The Children's School is the laboratory school for the Psychology Department in the college of Humanities and Social Sciences. The
Research Q&A Document
designed for children's parents and guardians provides an overview of the laboratory procedures.
Research Consent Form
they sign provides additional detail in the format required by the Institutional Review Board.
Sample Research Study Descriptions
from 2008 to 2010 exemplify the types of investigation being conducted at the Children's School.
Students taking the Research Methods in Child Development course follow a modified set of
Policies for Research Methods Projects
and are not required to obtain security assurances because they always work with staff supervision and never work alone with children. These students ARE required to complete the IRB's education requirement re: ethical treatment of human subjects through the Collaborative Institutional Training Initiative (CITI) because it applies to all Carnegie Mellon University researchers. Please see the IRB web site for directions and relevant web links. For the Research Methods courses, the Children's School Director submits a yearly project request for IRB approval and serves as a representative of the IRB for the purpose of approving specific student project proposals.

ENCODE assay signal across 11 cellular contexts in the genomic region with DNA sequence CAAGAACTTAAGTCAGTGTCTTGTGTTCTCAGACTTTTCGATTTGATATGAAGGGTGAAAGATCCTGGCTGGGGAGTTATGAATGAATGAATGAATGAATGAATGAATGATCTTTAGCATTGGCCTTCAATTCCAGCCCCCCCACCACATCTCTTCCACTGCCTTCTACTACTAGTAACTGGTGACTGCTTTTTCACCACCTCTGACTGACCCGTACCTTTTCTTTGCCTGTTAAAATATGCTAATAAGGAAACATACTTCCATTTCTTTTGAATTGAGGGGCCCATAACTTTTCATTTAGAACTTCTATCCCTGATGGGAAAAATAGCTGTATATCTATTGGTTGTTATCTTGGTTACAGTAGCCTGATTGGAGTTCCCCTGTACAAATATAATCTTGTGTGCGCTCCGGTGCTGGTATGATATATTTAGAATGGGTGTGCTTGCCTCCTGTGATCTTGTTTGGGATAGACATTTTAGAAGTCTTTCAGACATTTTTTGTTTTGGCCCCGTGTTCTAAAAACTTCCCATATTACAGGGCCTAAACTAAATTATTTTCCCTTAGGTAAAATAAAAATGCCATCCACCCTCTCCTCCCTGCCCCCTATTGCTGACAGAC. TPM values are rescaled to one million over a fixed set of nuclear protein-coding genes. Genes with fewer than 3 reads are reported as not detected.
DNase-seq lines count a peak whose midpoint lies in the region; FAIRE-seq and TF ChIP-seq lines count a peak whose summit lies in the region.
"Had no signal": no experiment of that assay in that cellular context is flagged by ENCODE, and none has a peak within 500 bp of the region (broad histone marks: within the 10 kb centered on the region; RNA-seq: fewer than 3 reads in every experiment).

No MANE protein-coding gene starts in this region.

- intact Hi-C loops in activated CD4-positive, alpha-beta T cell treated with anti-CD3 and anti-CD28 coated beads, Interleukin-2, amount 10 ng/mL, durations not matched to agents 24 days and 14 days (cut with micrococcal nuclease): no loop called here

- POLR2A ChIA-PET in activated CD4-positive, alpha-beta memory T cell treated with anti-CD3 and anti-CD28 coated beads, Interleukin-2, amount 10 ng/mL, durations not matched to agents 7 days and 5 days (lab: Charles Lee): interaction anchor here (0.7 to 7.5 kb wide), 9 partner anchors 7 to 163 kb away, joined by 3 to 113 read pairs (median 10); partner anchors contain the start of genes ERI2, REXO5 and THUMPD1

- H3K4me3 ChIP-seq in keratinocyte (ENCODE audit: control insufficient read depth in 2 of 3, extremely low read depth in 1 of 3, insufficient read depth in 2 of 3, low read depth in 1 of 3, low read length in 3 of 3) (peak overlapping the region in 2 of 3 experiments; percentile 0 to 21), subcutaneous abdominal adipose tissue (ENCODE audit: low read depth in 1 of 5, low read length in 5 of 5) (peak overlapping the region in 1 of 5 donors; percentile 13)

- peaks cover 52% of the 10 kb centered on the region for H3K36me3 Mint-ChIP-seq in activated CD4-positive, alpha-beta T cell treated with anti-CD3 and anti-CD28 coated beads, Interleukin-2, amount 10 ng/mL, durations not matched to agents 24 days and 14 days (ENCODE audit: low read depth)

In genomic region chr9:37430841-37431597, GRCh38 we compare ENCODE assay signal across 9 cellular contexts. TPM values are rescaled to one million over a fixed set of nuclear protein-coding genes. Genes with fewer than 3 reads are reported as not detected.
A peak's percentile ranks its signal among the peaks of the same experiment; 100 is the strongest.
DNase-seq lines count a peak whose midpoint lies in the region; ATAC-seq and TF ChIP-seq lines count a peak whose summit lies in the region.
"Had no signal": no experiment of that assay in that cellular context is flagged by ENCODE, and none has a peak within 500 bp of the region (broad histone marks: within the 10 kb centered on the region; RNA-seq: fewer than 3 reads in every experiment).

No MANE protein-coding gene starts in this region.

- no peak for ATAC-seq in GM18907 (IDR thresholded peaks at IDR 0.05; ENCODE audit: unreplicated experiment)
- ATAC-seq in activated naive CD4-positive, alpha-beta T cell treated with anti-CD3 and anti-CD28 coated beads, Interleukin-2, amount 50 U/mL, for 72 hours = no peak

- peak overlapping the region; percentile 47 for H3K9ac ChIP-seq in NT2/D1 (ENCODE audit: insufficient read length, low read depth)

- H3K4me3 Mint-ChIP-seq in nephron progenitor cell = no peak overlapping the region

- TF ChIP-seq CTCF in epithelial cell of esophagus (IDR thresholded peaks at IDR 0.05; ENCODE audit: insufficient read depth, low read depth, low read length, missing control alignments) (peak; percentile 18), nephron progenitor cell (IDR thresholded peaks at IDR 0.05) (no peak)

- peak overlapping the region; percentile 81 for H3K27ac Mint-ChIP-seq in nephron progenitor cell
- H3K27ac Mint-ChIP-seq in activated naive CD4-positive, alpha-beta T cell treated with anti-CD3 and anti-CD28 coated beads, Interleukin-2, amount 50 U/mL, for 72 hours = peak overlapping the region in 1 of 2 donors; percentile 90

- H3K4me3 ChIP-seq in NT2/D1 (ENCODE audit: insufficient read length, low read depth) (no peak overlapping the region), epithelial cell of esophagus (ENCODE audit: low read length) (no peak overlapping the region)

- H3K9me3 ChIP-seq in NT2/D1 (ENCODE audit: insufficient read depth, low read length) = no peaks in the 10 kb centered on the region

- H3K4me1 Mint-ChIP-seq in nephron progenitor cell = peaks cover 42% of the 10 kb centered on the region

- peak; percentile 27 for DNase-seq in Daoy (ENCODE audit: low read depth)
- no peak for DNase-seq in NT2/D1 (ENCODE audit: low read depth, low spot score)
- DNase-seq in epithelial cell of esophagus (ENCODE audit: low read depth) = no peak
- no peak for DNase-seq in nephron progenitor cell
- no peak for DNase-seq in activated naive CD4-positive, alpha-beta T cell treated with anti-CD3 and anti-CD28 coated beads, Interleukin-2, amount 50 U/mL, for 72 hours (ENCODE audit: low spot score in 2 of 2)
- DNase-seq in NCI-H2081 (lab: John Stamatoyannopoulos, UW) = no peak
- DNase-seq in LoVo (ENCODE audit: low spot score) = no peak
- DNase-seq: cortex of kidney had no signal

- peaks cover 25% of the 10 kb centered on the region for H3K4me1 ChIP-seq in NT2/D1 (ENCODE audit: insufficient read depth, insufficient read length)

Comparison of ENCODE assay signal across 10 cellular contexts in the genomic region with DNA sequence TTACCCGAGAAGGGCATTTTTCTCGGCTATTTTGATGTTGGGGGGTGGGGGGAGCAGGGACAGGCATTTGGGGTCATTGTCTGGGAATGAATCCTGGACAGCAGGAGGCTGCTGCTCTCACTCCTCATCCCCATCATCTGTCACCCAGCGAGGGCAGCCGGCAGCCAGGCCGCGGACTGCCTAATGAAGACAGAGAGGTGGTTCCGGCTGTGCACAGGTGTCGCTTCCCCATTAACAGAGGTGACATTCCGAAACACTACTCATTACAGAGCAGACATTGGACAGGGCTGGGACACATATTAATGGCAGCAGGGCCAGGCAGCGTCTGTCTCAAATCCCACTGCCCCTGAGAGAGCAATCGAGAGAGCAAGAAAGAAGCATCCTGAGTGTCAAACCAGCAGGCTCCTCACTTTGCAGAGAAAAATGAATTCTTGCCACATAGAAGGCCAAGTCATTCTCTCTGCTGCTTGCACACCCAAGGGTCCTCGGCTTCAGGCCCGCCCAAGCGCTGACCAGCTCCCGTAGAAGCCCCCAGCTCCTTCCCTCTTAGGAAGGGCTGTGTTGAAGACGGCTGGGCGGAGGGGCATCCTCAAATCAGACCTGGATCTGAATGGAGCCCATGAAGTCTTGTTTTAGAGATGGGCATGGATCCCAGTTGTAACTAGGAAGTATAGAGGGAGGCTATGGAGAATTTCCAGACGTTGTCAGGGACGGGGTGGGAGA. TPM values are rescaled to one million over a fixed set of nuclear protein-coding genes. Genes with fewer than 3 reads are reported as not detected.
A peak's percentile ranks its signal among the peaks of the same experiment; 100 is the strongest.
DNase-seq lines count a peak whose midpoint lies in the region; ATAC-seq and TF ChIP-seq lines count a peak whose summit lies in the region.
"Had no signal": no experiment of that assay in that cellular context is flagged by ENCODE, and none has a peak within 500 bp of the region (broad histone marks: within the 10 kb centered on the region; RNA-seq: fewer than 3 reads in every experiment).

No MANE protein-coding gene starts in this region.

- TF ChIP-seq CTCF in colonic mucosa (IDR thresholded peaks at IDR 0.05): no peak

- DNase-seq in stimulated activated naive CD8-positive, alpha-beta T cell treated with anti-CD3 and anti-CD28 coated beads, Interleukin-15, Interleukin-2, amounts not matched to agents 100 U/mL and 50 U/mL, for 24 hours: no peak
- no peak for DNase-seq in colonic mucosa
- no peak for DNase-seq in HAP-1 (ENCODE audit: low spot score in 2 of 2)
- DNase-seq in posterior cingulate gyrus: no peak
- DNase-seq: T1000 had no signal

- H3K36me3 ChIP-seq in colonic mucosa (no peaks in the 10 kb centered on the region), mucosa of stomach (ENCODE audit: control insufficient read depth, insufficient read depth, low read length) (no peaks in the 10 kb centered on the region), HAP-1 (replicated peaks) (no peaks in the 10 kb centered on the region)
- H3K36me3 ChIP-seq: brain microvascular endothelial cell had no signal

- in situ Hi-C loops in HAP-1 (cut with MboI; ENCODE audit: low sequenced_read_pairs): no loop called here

After all of the Psychology research and course projects have been scheduled, requests for course or individual projects from other departments and colleges will be considered. Projects involving Human Subjects Research are subject to the policies described above.
Policies for Non-Research Projects
apply when the project does not meet the Institutional Review Board's definition of Human Subjects Research.
Typically, user tests conducted for the purpose of improving the design of products and not involving systematic investigation to develop generalizable knowledge fit this category. Similarly, projects involving gathering the children's opinions to guide the design process, taking photographs of children as a way to practice photography techniques, or inviting children to be an audience for an exhibition or performance are non-research projects.